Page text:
How less than stellar boards impact the outcomes of mergers and acquisitions.

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    Cheryl Taylor

    The Financial News of London recently printed an article where Warren Buffett discusses the importance of a boards responsibility to focus on shareholder value. If this premise is true why are less than stellar boards tolerated during periods of loss shareholder value that is due in large part to failed M/A activities. Why do board members have a high level of tolerance for approving and supporting the M/A failures of integrations syngeries?


    Siva Prasath B

    This is quite widespread and unfortunate indeed, and I can think of a few possible reasons:

    1. Not getting into the details of the results of due diligence when a rosy picture is presented to them early on.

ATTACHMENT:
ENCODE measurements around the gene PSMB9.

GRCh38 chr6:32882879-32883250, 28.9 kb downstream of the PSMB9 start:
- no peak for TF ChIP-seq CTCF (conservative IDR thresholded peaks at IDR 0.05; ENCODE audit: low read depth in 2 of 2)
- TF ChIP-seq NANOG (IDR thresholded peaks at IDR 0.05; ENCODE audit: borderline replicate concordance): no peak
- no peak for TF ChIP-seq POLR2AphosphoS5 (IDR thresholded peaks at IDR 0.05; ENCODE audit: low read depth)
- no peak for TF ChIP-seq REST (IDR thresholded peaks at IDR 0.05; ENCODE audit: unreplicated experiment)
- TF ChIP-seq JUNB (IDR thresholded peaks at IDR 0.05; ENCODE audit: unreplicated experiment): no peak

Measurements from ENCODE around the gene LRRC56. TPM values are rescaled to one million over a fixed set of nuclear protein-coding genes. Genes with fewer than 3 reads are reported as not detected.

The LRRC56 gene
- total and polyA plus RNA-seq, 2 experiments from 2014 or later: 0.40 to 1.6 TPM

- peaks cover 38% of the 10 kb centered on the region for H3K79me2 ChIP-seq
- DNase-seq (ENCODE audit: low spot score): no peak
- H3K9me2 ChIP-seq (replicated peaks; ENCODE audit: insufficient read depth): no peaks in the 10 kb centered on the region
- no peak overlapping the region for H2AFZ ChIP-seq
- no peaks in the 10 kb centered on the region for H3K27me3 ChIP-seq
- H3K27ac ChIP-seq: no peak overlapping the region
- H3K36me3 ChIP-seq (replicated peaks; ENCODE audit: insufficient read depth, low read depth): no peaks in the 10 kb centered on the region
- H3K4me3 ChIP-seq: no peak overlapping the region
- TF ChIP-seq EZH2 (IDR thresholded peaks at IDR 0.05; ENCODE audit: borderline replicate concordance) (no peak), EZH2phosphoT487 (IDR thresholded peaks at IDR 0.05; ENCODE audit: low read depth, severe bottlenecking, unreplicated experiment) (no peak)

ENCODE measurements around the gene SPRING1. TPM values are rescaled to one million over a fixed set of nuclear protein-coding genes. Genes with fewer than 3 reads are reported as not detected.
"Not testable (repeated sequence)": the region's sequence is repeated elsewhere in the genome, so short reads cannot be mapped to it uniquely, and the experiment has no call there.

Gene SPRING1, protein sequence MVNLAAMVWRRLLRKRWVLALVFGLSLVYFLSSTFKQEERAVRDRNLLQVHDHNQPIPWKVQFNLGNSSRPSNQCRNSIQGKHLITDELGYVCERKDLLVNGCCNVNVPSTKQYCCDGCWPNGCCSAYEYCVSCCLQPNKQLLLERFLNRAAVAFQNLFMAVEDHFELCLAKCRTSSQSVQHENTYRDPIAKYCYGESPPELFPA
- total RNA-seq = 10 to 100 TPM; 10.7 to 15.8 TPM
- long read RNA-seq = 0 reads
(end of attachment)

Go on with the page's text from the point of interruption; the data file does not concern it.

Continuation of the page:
2. Blind faith in the executive directors such as CEO, and the M&A teams. Not questioning their assumptions.
    3. Prestige and empire building aspirations.
    4. During early days after the acquisition, they tend to remain patient. This is because, in many cases, a short term downtrend of share value is expected.
    5. Many acquisitions have almost become a gamble. With most literature quoting failure rates of M&As anywhere between 50% and as high as 90%, shareholders have come to expect failures, instead of doing their best to change those statistics. This is especially true when the CEO is able to justify the failure by using a change in market scenario or an unforeseen event as an excuse.
    6. Beyond a point as the merger fails, sunk cost fallacy kicks in. This is especially true if the root cause of failure is not integration, but the lack of a comprehensive due diligence. Eventually, they become just helpless observers.

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